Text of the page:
The Borg go back in time intent on preventing Earth's first contact with an alien species. Captain Picard and his crew pursue them to ensure that Zefram Cochrane makes his maiden flight reaching warp speed.
On the eve of retirement, Kirk and McCoy are charged with assassinating the Klingon High Chancellor and imprisoned. The Enterprise crew must help them escape to thwart a conspiracy aimed at sabotaging the last best hope for peace.
A century before Captain Kirk's five-year mission, Jonathan Archer captains the United Earth ship Enterprise during the early years of Starfleet, leading up to the Earth-Romulan War and the formation of the Federation.
On their way to William Riker and Deanna Troi's honeymoon, the Enterprise is sent near the Neutral Zone to Romulan space, and picks up a prototype twin of the android Data. Immediately, they are further sent to Romulus, where the new Praetor, Shinzon, a human cloned from Captain Picard who lives on the slave planet Remus, appears to want peace with the Federation. But then the crew detects a break-in on their computer systems, and Picard is captured by the Remans because Shinzon needs him as his only matching supplier of genetic material. Picard and the Enterprise can escape, only to find themselves battling Shinzon's completely cloaked Warbird, who is after the complete destruction of Earth. Written by
Midway during shooting, the captain's chair from the bridge set disappeared, apparently stolen. While the film crew scrambled to find a way to work around the problem, the Star Trek: Enterprise (2001) cast and crew shooting in the soundstages next door decided to have a little fun at their franchise-mate's expense: Scott Bakula visited Patrick Stewart's trailer to present him with a makeshift wooden "replacement" chair with the letters K-A-P-T-I-N painted on it. See more »
The movie takes place after the end of Star Trek: Deep Space Nine where Worf is given the position of Federation Ambassador to Qo'nos. Yet he appears here in a standard uniform and with no mention of his high ranking position. See more »
Senators, consider the opportunities for the Empire. At last, the destinies of the planets Romulus and Remus will be united. Shinzon of Remus is offering us a chance to make ourselves stronger than ever before. It would be madness to reject it. I beg you not to let prejudice or politics interfere with this Alliance. By joining Shinzon's forces with ours, not even the Federation will be able to stand in our way.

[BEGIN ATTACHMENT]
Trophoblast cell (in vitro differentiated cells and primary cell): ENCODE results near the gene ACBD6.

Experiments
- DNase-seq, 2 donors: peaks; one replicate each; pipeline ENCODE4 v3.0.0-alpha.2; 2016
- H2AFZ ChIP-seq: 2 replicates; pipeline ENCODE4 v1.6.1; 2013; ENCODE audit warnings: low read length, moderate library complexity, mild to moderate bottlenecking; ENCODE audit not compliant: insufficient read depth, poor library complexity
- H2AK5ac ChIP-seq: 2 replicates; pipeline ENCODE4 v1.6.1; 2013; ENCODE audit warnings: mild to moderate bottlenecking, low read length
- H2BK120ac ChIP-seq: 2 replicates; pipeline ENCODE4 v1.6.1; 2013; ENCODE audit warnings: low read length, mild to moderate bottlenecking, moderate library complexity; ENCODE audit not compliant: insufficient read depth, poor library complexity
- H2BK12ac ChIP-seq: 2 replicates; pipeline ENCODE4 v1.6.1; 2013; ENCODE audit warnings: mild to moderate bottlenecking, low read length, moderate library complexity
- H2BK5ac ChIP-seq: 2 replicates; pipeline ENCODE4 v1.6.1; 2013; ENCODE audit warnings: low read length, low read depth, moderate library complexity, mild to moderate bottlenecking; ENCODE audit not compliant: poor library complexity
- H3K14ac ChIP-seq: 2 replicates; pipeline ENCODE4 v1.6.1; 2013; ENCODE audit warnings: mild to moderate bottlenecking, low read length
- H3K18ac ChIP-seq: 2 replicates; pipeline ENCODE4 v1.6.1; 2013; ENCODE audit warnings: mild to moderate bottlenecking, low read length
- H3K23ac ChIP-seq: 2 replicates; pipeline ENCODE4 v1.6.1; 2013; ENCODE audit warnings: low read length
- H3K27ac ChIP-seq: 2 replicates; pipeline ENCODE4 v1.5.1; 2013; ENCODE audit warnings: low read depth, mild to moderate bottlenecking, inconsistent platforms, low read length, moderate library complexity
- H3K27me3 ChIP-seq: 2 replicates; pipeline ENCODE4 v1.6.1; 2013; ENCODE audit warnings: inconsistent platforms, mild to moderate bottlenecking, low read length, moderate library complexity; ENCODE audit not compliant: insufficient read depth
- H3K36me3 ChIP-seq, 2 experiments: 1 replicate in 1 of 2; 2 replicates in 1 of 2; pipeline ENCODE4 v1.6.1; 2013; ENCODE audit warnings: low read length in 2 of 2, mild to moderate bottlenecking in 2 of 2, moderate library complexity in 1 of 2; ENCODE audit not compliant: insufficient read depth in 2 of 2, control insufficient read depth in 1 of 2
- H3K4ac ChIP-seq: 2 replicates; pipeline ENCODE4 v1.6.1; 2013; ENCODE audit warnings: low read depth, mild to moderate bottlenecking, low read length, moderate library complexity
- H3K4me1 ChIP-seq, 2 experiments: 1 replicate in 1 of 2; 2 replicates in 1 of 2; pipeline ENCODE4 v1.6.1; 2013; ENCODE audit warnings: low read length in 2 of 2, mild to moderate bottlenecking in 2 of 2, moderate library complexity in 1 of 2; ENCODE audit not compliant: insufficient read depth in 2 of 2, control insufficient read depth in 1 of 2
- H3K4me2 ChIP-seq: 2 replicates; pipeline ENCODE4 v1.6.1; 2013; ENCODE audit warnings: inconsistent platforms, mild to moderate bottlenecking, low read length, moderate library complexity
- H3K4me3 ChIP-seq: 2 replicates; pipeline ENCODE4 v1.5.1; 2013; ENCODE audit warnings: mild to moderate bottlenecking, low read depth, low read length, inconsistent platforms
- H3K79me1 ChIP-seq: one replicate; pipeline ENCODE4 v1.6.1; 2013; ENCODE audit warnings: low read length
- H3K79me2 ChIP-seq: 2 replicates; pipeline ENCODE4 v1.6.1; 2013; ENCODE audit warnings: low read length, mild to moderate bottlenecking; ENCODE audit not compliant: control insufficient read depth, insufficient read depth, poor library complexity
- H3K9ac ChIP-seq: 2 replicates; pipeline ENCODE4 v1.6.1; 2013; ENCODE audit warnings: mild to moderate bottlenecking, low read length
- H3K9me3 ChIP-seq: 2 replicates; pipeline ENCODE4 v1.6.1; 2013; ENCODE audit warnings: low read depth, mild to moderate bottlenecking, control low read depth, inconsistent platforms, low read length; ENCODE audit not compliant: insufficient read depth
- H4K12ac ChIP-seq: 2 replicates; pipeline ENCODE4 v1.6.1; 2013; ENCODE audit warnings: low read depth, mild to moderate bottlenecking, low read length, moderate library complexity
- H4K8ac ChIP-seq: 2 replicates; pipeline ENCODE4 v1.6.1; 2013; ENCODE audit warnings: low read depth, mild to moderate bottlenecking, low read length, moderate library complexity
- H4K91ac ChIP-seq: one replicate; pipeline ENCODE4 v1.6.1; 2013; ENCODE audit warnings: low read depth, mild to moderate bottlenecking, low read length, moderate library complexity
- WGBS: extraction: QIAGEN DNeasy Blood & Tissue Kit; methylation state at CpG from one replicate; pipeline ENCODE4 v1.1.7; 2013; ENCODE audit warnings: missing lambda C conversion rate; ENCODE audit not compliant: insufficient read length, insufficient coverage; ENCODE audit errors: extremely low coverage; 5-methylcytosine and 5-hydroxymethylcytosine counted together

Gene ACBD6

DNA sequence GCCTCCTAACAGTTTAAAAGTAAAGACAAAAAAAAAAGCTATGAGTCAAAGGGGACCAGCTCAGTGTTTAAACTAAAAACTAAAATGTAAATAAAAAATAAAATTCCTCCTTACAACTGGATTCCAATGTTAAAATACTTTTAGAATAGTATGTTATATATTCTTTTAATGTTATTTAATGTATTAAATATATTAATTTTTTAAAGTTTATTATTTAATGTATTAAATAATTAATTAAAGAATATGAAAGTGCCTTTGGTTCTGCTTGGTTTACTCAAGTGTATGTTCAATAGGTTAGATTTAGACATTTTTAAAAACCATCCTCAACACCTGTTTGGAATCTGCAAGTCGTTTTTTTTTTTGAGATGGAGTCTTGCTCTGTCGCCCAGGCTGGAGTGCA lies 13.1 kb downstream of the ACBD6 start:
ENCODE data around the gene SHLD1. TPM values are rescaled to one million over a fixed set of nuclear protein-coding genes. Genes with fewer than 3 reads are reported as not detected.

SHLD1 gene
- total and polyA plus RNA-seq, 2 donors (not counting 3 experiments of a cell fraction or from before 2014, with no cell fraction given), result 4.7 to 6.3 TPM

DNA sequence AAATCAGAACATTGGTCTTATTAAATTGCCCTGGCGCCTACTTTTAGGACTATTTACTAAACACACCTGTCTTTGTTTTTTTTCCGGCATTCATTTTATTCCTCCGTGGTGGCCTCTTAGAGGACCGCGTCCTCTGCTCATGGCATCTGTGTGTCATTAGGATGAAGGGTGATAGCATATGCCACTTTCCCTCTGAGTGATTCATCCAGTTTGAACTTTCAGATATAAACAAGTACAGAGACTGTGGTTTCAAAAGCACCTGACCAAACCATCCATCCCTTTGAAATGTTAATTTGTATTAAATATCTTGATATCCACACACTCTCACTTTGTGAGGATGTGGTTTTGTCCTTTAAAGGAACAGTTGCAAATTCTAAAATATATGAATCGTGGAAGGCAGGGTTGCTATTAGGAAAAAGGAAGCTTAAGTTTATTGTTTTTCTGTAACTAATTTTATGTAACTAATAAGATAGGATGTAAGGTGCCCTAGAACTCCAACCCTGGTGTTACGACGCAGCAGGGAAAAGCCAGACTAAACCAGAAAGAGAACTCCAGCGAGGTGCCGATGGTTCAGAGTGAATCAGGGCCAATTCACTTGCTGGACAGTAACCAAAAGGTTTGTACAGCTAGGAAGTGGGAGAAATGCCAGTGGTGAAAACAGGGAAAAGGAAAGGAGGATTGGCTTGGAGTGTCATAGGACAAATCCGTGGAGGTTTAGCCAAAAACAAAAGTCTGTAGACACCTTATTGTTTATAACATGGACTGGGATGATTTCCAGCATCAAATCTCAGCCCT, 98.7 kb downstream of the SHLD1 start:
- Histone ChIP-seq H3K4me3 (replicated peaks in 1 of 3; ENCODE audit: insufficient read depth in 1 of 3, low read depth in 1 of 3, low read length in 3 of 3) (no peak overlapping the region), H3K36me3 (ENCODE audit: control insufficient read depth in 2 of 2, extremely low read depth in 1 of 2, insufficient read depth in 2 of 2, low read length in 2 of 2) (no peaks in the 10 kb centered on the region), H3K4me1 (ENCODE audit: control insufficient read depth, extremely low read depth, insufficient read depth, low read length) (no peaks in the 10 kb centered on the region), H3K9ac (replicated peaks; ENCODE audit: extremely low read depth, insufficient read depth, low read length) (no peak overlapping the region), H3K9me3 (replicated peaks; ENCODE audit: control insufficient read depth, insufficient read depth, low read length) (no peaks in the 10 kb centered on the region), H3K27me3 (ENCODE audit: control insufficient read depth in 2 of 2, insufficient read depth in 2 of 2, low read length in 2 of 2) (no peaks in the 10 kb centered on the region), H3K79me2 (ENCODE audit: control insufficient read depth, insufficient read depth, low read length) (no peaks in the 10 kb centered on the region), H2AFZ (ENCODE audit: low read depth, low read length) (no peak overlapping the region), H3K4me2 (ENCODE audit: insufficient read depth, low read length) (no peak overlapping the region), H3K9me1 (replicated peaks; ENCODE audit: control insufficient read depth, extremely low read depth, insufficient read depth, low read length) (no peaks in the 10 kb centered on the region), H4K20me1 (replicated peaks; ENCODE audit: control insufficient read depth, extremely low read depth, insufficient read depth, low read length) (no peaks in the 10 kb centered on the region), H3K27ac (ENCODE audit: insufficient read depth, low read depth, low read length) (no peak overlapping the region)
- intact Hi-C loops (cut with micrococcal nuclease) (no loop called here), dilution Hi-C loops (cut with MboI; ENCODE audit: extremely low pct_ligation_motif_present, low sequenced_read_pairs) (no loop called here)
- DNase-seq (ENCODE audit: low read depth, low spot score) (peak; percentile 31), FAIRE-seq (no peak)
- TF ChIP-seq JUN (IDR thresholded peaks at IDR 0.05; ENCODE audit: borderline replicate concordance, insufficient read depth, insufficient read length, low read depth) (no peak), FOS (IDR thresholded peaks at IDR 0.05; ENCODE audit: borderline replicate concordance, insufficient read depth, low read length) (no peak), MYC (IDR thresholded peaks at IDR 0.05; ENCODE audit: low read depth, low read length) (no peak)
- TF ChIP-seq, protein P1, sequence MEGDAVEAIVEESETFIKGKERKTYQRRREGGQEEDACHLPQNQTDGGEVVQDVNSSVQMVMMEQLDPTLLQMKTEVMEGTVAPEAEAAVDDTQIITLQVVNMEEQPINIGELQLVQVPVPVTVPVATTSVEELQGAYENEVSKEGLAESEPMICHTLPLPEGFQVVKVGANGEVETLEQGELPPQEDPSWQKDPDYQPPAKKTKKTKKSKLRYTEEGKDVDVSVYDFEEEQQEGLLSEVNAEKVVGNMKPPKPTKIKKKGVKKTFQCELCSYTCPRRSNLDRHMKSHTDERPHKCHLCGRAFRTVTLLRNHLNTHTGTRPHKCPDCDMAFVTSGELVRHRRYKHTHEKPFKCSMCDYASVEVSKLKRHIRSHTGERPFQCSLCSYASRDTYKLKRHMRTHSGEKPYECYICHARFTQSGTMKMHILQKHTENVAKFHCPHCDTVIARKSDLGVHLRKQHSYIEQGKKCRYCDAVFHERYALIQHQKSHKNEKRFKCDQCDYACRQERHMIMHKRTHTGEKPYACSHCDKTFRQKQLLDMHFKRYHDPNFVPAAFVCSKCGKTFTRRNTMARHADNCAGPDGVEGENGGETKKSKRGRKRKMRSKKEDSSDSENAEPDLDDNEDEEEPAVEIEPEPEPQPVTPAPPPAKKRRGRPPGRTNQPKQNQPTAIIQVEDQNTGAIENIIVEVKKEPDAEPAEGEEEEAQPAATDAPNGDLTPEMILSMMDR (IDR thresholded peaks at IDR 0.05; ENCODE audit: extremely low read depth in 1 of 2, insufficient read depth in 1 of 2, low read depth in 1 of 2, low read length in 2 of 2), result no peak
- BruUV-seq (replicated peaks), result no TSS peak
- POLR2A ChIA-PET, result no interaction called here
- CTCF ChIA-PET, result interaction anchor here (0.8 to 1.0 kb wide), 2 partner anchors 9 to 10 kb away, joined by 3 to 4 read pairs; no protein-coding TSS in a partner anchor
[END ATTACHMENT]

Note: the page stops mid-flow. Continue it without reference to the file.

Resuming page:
That's enough! The decision has been made. The military does not ...
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There are no opening credits save the title. See more »
The Greatest Star Trek Film That Will Ever Be Made
Riker and Troi have been married in the Earth custom and are on the way to Betazed to have their ceremony on Troi's native planet. Along the way, they discover two things: a prototype android that bears a striking resemblance to Data, and a young human warrior who bears a striking resemblance to Picard in his younger days. The ceremonies will have to wait, as the Romulan Empire has been brought to its knees.
Wow. That's the word to describe this one -- wow. I watched "Insurrection" not long ago, and found it to be a decent movie. For the fans who wanted to see the crew travel and explore, it was a nice treat. However, for those who paid to see it in theater... it was a slap in the face. We were treated to nothing we couldn't have seen for free on the average episode of the series. Why bother with a film if you're just going to showcase characters for no reason? "Nemesis" doesn't mess around. The Riker and Troi saga finally enters the next phase. Data's history is explored, and he goes on one of his greatest adventures yet (the "free float" in space scene is awesome). Picard must face himself, the ultimate adversary... this is a film that taps into the characters' personas as much as it gives us action. There's even some romance towards the end... wait for it.
Some of the other characters get sidelined (Worf and LaForge are pretty minor here) and Janeway from "Voyager" is brought in for no good reason. But it works. We are given the characters we want most and a story of the Romulans that was bound to happen. As great of villains as they've been, they've never been discussed to their fullest possibilities. This film changed that, thank goodness.
If you're not a "Trek" fan, this may not be for you. But you probably wouldn't pick it up in the first place if you weren't, would you? If you are a "Trek" fan and haven't seen it yet, you're missing out. "Generations" was good, "First Contact" was good. But this is by far, easily, without a doubt, the best "Next Generation" film that was made... and since I do not believe they'll ever return to the series, it's the film you'll want to remember these characters in... pure brilliance. Brent Spiner, who plays Data and also wrote the screenplay, should be commended -- where was his writing prior to this one? Oh, and Wesley Crusher shows up for about five seconds, too.
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